There are many tales of pious people who have made their mark on Herefordshire, many of those have been Kings, bishops, priests and monks. But our tale this week focuses on a woman whose vision took her on a journey to Herefordshire where she is still remembered today.
Katherine de Audley was said to have lived during the reign of King Edward II, she was considered a holy woman and along with her then maid Mable she travelled the country caring for the sick and giving alms to the poor. As you can imagine two women travelling alone during this time would create quite a bit of interest, so they found themselves moving on often and not staying in one place for too long. This was not the only reason, for Katherine had had a vision. In the vision she had been told not to rest or make her home until she arrived at a place where the church bells rang out of their own accord to greet her.
Now the Devil was never really keen on people like Katherine, her holiness and piousness rankled him, so to slow up her good work he stole the horse and pony that the women relied upon to get them from village to village and he hid them. Not one to be daunted by the Devil and inspired by the power of her faith, Katherine fell to her knees and prayed that she would be able to follow the animals and retrieve them, asking the Lord to reveal the animal’s hooves so that she could track them. It’s told her prayers were answered and she found her horse and pony and she and Mabel continued on their way.
Katherine’s travels and work finally brought her to Ledbury and as she and Mabel came into the town she sat on a stone to rest and as she did so the bells rang out reminding her of her vision. Katherine knew that she had to make her way to the church but when she did so was disappointed to find the doors were firmly locked. Not one to be deterred she had the church doors opened and was surprised to find it empty and saw it as a sign to make the church their home. From here they continued their good works for society and built a hermitage. It is said that both Katherine and Mabel lived a very simple hermit life, drinking only milk and eating plants which they gathered from the fields and woods nearby.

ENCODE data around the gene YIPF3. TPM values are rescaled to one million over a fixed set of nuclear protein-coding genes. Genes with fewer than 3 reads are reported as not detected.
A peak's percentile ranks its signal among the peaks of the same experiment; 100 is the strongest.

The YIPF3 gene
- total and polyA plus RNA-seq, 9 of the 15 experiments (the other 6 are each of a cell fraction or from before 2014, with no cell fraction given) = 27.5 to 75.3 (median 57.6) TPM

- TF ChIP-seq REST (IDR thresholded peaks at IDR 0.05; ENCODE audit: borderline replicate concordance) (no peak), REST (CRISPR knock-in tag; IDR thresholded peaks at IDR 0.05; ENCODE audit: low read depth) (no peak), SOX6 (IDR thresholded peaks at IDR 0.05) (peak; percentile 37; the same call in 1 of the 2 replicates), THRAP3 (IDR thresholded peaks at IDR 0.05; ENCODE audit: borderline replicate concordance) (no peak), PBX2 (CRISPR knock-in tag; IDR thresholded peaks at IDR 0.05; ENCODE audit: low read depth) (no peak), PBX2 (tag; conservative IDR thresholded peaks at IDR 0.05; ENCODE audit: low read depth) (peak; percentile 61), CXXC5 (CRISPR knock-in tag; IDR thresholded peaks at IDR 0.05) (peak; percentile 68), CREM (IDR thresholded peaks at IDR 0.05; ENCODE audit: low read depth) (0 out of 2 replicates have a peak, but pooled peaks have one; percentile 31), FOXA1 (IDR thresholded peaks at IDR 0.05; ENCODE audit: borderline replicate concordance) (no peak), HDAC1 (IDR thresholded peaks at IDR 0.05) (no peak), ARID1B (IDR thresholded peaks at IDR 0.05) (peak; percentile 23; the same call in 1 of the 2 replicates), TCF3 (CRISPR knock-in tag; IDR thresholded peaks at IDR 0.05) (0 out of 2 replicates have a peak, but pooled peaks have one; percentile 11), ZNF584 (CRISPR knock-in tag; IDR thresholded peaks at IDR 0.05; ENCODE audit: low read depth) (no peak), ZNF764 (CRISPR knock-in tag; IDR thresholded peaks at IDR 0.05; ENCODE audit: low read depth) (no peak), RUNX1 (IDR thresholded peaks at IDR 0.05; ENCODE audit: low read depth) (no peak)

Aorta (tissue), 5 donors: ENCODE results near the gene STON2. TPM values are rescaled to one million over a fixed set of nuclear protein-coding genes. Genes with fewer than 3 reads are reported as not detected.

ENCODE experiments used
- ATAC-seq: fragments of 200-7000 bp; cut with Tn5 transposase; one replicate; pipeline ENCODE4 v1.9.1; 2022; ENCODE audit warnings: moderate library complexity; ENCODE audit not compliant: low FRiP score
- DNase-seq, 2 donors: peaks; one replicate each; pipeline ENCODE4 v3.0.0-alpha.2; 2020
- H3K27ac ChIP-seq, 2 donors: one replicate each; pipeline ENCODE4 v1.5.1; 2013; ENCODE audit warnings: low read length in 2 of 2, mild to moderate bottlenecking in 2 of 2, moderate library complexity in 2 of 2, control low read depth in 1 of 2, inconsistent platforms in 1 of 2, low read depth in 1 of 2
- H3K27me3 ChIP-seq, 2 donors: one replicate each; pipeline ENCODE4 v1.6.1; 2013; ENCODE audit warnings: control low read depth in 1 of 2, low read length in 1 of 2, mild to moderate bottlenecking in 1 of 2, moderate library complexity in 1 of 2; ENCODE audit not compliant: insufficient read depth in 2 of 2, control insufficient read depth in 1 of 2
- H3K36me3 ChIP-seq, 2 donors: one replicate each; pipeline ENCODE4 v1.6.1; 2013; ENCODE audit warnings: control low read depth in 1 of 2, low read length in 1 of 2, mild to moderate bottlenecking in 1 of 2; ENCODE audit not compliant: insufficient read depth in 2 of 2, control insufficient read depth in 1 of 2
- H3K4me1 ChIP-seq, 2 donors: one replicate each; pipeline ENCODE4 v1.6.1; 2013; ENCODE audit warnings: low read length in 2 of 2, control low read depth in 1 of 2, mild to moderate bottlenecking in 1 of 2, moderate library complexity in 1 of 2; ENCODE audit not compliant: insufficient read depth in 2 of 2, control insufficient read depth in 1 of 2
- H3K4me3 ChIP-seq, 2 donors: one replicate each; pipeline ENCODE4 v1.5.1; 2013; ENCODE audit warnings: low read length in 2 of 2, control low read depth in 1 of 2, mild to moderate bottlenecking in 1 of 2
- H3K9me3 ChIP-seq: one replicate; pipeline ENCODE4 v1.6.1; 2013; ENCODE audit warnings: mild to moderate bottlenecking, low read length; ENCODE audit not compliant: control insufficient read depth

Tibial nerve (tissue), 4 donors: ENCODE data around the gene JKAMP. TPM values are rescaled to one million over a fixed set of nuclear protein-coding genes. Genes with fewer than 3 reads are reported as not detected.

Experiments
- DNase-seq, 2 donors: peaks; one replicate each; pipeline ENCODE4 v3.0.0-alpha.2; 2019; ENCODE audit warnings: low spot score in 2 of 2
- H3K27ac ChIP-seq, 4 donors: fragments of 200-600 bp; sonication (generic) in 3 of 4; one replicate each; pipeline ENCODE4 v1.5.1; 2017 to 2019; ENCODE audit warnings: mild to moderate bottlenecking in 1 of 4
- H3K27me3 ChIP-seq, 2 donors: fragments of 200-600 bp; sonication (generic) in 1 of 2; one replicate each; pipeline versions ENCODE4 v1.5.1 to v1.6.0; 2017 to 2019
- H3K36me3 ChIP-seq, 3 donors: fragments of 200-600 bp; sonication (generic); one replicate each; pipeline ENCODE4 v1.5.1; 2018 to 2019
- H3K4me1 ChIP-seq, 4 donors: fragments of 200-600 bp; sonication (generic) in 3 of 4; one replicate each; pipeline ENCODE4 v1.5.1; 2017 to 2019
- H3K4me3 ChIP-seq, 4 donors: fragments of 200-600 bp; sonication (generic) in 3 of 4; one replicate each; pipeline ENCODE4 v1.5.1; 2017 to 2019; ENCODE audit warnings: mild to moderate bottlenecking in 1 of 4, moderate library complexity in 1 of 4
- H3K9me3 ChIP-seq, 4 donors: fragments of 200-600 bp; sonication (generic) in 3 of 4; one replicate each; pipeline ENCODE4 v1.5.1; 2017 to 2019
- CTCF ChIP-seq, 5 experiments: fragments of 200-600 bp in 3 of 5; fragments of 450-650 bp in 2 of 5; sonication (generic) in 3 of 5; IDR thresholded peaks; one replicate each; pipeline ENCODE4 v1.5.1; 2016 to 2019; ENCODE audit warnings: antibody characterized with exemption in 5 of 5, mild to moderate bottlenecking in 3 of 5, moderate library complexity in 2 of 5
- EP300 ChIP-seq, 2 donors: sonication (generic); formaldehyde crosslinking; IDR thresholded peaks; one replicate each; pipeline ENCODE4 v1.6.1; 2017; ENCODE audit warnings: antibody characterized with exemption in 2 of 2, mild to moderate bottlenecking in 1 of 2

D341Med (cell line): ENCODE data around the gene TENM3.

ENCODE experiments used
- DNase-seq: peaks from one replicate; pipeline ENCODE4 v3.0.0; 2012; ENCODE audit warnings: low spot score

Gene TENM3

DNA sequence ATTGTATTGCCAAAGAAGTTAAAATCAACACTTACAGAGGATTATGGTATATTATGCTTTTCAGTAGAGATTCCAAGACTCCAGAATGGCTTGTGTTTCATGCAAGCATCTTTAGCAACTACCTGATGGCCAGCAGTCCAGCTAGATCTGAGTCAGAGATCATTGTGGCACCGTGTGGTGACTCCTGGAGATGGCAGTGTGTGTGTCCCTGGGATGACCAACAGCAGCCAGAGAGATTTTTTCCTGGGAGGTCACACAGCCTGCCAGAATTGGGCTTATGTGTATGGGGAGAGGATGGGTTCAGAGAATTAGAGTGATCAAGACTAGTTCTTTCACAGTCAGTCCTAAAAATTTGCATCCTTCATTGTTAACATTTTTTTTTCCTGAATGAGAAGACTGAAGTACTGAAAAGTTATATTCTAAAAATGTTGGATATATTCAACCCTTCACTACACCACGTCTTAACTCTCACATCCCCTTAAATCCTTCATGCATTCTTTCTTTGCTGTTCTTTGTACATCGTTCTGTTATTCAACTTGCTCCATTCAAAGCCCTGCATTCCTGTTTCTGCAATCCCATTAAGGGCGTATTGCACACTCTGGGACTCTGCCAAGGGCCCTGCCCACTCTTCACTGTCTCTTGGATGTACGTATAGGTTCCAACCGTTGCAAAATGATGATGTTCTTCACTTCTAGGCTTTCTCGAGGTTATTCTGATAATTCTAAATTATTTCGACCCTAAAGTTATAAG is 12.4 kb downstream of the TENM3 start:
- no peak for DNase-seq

Their work was however legendary, being talked about in court circles where the King was made aware of their piety. So impressed was he that he granted Katherine and Mabel an annuity of £30 enabling them to expand their charitable works.
Today you will see reference to Katherine contained in a sonnet by Wordsworth, writings by John Masefield and buildings which carry her name. It is even thought that the Chapter House of St. Michael and All Angels Church in Ledbury was built as a shrine to her. The lane or path which the women used to and from the Church was called Mabel’s Furlong, which you can still see on maps of Ledbury today. A field directly to the south of it is called Katherine’s Acre which is said to have housed the stone upon which Katherine was said to have been sitting when she heard the church bells ring. This was long known by locals as Katherine’s Stone before it was finally removed.
Whether a folklore fantasy, a noble woman of history or an anchoress (a woman who was walled into a cell to live a life of prayer and contemplation). It would seem that Katherine certainly left her mark on our wonderful market town of Ledbury.
These stories are curated from many sources and retold in our fun ESL style, in the true spirit of Folklore.
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